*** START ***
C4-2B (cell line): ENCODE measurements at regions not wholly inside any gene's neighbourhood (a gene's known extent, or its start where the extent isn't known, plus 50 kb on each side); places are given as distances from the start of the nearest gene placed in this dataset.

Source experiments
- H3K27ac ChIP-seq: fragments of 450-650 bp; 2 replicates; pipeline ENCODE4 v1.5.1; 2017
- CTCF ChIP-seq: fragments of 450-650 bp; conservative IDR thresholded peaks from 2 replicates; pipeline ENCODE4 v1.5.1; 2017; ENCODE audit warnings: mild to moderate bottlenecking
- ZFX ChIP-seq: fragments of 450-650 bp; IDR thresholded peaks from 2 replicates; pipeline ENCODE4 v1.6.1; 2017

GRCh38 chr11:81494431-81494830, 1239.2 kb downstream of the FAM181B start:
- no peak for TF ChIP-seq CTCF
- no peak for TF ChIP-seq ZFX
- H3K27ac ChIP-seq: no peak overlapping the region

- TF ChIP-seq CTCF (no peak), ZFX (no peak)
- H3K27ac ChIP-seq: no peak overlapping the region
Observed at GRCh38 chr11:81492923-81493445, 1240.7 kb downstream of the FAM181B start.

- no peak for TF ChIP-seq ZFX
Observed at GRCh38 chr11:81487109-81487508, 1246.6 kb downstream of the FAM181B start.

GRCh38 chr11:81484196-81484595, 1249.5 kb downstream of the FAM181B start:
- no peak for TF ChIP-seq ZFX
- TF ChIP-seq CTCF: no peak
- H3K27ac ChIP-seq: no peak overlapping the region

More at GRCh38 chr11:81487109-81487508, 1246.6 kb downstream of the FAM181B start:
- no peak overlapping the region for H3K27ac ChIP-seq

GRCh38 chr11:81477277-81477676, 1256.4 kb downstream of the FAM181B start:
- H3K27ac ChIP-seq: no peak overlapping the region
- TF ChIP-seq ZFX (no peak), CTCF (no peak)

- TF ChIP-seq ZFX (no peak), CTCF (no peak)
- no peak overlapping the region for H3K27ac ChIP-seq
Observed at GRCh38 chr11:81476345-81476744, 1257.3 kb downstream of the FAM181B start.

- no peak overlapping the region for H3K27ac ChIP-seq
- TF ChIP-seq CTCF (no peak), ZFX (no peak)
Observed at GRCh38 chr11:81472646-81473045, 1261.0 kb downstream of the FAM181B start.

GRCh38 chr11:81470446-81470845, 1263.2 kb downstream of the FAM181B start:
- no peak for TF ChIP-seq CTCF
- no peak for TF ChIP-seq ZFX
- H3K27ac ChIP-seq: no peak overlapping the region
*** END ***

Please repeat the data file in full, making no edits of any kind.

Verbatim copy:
C4-2B (cell line): ENCODE measurements at regions not wholly inside any gene's neighbourhood (a gene's known extent, or its start where the extent isn't known, plus 50 kb on each side); places are given as distances from the start of the nearest gene placed in this dataset.

Source experiments
- H3K27ac ChIP-seq: fragments of 450-650 bp; 2 replicates; pipeline ENCODE4 v1.5.1; 2017
- CTCF ChIP-seq: fragments of 450-650 bp; conservative IDR thresholded peaks from 2 replicates; pipeline ENCODE4 v1.5.1; 2017; ENCODE audit warnings: mild to moderate bottlenecking
- ZFX ChIP-seq: fragments of 450-650 bp; IDR thresholded peaks from 2 replicates; pipeline ENCODE4 v1.6.1; 2017

GRCh38 chr11:81494431-81494830, 1239.2 kb downstream of the FAM181B start:
- no peak for TF ChIP-seq CTCF
- no peak for TF ChIP-seq ZFX
- H3K27ac ChIP-seq: no peak overlapping the region

- TF ChIP-seq CTCF (no peak), ZFX (no peak)
- H3K27ac ChIP-seq: no peak overlapping the region
Observed at GRCh38 chr11:81492923-81493445, 1240.7 kb downstream of the FAM181B start.

- no peak for TF ChIP-seq ZFX
Observed at GRCh38 chr11:81487109-81487508, 1246.6 kb downstream of the FAM181B start.

GRCh38 chr11:81484196-81484595, 1249.5 kb downstream of the FAM181B start:
- no peak for TF ChIP-seq ZFX
- TF ChIP-seq CTCF: no peak
- H3K27ac ChIP-seq: no peak overlapping the region

More at GRCh38 chr11:81487109-81487508, 1246.6 kb downstream of the FAM181B start:
- no peak overlapping the region for H3K27ac ChIP-seq

GRCh38 chr11:81477277-81477676, 1256.4 kb downstream of the FAM181B start:
- H3K27ac ChIP-seq: no peak overlapping the region
- TF ChIP-seq ZFX (no peak), CTCF (no peak)

- TF ChIP-seq ZFX (no peak), CTCF (no peak)
- no peak overlapping the region for H3K27ac ChIP-seq
Observed at GRCh38 chr11:81476345-81476744, 1257.3 kb downstream of the FAM181B start.

- no peak overlapping the region for H3K27ac ChIP-seq
- TF ChIP-seq CTCF (no peak), ZFX (no peak)
Observed at GRCh38 chr11:81472646-81473045, 1261.0 kb downstream of the FAM181B start.

GRCh38 chr11:81470446-81470845, 1263.2 kb downstream of the FAM181B start:
- no peak for TF ChIP-seq CTCF
- no peak for TF ChIP-seq ZFX
- H3K27ac ChIP-seq: no peak overlapping the region